A mobile 3D printer is a great idea, and would be incredibly useful if you often travel to Maker Faires or other kinds of conventions. Unfortunately, there aren’t any truly portable 3D printers on the market. So, Thomas Sanladerer built his own by converting a Printrbot Play.
“Alright hotshot, I’ve seen portable 3D printers before. This isn’t anything new!” you say.
Well, made-up straw man, I think you misunderstand me. I’m not saying this is just another 3D printer with a handle bolted to the top. I’m saying it’s completely portable. It runs on batteries, and has it’s own WiFi access point so it can be controlled with a smartphone. If you had the inclination, you could strap this to your back and 3D-print while you hike through the wilderness of the Yellowstone backcountry.
Sanladerer chose the Printrbot Play for this conversion because the sheet metal frame is incredibly sturdy. Printrbot has unfortunately gone out of business, but they built some very robust 3D printers. That means it can be carried around without throwing the axes off square. The Printrbot Play also doesn’t have a heated bed, and only consumes about 30W of power.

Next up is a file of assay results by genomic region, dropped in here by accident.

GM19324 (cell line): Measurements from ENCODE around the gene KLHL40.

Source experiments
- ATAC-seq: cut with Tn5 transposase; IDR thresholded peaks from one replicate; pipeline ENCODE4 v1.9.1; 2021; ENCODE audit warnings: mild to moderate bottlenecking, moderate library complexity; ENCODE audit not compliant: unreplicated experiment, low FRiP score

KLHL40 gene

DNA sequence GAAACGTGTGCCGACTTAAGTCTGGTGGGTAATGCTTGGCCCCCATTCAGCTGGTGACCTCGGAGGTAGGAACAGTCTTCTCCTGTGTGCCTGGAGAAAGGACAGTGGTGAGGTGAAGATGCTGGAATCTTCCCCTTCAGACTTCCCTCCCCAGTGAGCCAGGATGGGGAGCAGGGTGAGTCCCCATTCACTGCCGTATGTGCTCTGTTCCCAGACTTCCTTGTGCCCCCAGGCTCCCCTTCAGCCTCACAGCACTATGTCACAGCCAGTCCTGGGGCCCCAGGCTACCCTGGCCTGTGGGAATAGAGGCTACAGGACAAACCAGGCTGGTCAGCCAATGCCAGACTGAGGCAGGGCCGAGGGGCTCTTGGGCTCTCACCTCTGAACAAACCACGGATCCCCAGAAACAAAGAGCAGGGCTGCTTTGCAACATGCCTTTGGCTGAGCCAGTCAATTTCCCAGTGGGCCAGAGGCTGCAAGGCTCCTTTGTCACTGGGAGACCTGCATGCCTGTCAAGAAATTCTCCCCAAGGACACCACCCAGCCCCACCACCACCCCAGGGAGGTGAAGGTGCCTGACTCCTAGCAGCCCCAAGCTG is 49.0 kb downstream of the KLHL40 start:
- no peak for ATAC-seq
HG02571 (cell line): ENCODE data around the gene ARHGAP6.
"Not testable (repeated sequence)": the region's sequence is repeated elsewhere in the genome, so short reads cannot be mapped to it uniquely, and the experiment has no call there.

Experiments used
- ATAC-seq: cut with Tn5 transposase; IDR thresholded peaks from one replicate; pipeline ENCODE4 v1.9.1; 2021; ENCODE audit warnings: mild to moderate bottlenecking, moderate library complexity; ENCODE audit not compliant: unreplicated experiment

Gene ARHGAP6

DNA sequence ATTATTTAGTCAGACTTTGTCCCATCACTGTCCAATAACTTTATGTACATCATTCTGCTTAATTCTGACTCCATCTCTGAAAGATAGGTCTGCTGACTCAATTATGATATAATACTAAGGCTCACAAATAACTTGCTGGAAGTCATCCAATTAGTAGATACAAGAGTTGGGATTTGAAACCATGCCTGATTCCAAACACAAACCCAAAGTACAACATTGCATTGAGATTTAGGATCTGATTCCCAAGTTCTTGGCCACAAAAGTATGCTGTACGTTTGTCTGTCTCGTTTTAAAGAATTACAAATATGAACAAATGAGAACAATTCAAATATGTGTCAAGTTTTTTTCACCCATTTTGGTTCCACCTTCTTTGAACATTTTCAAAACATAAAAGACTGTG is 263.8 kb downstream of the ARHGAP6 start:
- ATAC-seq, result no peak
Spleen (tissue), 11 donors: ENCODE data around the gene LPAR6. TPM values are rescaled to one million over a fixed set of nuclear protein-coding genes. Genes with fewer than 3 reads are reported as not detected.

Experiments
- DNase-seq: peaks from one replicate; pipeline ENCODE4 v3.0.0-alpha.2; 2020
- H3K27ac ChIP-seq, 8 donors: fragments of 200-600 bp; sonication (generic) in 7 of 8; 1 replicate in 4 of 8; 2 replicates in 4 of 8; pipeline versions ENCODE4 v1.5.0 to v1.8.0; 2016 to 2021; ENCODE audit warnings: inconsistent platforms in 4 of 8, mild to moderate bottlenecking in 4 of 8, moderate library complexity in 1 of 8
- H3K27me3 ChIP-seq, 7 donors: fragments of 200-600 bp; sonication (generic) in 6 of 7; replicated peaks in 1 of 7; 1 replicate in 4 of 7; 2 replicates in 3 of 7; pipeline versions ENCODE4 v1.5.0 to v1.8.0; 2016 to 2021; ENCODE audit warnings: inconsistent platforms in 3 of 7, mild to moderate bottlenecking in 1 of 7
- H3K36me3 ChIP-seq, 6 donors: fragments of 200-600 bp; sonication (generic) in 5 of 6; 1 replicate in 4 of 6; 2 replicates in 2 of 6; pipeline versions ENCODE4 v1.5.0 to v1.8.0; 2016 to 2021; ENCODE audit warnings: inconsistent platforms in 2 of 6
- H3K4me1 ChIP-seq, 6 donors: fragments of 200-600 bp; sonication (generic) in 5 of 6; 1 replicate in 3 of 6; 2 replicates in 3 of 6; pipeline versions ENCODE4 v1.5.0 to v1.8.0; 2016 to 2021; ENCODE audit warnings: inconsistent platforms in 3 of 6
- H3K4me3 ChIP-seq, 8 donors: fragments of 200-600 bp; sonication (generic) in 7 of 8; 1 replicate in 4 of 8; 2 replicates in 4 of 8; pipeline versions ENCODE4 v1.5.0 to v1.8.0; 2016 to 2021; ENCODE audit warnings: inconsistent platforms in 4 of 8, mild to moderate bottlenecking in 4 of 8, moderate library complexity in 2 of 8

That low power-consumption is important, since it’s running on batteries. Those batteries are 7.2V NP-F 7900mAh lithium-ion packs intended for Sony cameras. There are six batteries in total, which give capacity of 47,400mAh. A boost converter brings the battery voltage up to 12V to run the printer, and a buck converter brings it down to 5V to run the Raspberry Pi.
The Raspberry Pi runs Octoprint in WiFi access point mode, which creates its own WiFi access point that you can connect to from a smartphone. With the printer running on batteries, all Sanladerer has to do is connect to the access point and start printing whatever STL files he likes. He reports that the batteries are enough to run the printer for about six hours, so this is actually a very practical conversion.